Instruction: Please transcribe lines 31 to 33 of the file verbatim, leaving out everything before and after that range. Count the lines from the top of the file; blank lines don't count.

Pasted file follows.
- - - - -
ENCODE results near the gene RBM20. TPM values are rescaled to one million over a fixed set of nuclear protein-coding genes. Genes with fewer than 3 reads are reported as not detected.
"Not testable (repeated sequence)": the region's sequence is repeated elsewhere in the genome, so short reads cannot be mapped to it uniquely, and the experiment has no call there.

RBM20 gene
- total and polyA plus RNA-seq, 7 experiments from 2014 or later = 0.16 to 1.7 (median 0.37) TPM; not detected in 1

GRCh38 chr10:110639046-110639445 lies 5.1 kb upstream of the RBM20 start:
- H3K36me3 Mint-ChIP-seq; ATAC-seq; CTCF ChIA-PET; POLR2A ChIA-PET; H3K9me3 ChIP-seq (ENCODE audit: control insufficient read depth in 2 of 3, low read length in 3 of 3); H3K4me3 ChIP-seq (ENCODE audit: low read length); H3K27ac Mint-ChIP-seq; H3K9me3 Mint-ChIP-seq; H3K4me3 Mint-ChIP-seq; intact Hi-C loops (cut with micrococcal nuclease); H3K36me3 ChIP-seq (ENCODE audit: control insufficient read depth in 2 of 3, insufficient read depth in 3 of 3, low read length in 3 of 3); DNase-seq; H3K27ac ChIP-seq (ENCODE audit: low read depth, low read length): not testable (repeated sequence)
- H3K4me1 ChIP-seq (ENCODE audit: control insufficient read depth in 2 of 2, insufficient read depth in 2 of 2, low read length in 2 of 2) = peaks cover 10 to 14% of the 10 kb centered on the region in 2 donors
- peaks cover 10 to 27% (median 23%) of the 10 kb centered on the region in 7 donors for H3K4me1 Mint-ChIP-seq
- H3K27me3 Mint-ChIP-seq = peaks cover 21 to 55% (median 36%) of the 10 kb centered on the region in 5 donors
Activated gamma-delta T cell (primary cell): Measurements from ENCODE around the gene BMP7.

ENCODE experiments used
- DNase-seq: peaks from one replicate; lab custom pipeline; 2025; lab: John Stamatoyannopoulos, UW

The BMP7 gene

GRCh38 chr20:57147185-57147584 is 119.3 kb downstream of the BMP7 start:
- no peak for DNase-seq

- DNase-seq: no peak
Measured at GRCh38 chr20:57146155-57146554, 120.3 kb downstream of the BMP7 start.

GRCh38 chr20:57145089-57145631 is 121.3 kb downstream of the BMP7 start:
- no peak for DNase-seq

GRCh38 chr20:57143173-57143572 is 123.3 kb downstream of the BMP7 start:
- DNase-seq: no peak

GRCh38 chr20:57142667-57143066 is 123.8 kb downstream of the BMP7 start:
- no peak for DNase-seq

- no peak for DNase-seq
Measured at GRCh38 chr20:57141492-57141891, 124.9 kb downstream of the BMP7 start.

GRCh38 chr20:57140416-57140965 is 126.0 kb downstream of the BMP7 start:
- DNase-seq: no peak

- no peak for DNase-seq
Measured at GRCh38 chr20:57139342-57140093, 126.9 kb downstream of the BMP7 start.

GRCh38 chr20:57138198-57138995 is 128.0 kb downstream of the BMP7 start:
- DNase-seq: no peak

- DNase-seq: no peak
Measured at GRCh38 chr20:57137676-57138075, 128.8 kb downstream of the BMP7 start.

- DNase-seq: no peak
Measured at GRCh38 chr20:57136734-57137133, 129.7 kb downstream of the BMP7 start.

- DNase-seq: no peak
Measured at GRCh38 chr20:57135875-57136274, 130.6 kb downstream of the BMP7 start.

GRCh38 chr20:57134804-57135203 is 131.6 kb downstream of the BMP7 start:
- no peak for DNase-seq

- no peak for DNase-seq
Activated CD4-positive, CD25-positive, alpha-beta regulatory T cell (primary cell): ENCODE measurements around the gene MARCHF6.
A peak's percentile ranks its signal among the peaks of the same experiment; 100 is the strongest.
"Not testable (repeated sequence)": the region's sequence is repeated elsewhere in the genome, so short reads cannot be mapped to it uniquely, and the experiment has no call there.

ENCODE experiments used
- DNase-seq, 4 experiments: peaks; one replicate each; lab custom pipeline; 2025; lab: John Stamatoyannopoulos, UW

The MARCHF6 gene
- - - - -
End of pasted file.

- DNase-seq: no peak

- DNase-seq: no peak
Measured at GRCh38 chr20:57137676-57138075, 128.8 kb downstream of the BMP7 start.